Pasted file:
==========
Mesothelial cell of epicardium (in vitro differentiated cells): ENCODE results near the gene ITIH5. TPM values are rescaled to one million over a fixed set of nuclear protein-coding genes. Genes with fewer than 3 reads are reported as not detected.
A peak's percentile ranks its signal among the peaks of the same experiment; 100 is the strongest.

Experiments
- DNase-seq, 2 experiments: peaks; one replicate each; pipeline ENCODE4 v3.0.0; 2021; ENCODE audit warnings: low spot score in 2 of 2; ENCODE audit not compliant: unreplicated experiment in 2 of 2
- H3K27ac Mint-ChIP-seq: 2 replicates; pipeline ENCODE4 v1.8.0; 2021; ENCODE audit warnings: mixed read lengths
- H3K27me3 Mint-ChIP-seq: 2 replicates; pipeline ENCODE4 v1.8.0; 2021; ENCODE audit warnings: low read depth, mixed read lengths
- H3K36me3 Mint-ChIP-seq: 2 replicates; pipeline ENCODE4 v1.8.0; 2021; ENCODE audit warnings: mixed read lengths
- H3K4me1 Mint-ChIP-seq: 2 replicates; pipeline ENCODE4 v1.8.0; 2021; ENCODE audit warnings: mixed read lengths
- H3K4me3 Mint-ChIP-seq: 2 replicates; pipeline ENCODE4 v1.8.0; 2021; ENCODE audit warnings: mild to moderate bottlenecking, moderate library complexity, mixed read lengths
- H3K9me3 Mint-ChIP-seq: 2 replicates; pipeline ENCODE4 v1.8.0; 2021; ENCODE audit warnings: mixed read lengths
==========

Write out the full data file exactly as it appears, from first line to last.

Mesothelial cell of epicardium (in vitro differentiated cells): ENCODE results near the gene ITIH5. TPM values are rescaled to one million over a fixed set of nuclear protein-coding genes. Genes with fewer than 3 reads are reported as not detected.
A peak's percentile ranks its signal among the peaks of the same experiment; 100 is the strongest.

Experiments
- DNase-seq, 2 experiments: peaks; one replicate each; pipeline ENCODE4 v3.0.0; 2021; ENCODE audit warnings: low spot score in 2 of 2; ENCODE audit not compliant: unreplicated experiment in 2 of 2
- H3K27ac Mint-ChIP-seq: 2 replicates; pipeline ENCODE4 v1.8.0; 2021; ENCODE audit warnings: mixed read lengths
- H3K27me3 Mint-ChIP-seq: 2 replicates; pipeline ENCODE4 v1.8.0; 2021; ENCODE audit warnings: low read depth, mixed read lengths
- H3K36me3 Mint-ChIP-seq: 2 replicates; pipeline ENCODE4 v1.8.0; 2021; ENCODE audit warnings: mixed read lengths
- H3K4me1 Mint-ChIP-seq: 2 replicates; pipeline ENCODE4 v1.8.0; 2021; ENCODE audit warnings: mixed read lengths
- H3K4me3 Mint-ChIP-seq: 2 replicates; pipeline ENCODE4 v1.8.0; 2021; ENCODE audit warnings: mild to moderate bottlenecking, moderate library complexity, mixed read lengths
- H3K9me3 Mint-ChIP-seq: 2 replicates; pipeline ENCODE4 v1.8.0; 2021; ENCODE audit warnings: mixed read lengths